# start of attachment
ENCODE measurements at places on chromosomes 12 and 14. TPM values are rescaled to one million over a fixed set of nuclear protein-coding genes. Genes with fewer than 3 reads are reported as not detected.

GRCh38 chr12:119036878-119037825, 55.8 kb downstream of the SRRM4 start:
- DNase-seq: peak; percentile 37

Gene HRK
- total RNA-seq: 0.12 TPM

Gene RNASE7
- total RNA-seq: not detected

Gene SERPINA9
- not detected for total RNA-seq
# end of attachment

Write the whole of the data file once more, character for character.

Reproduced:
ENCODE measurements at places on chromosomes 12 and 14. TPM values are rescaled to one million over a fixed set of nuclear protein-coding genes. Genes with fewer than 3 reads are reported as not detected.

GRCh38 chr12:119036878-119037825, 55.8 kb downstream of the SRRM4 start:
- DNase-seq: peak; percentile 37

Gene HRK
- total RNA-seq: 0.12 TPM

Gene RNASE7
- total RNA-seq: not detected

Gene SERPINA9
- not detected for total RNA-seq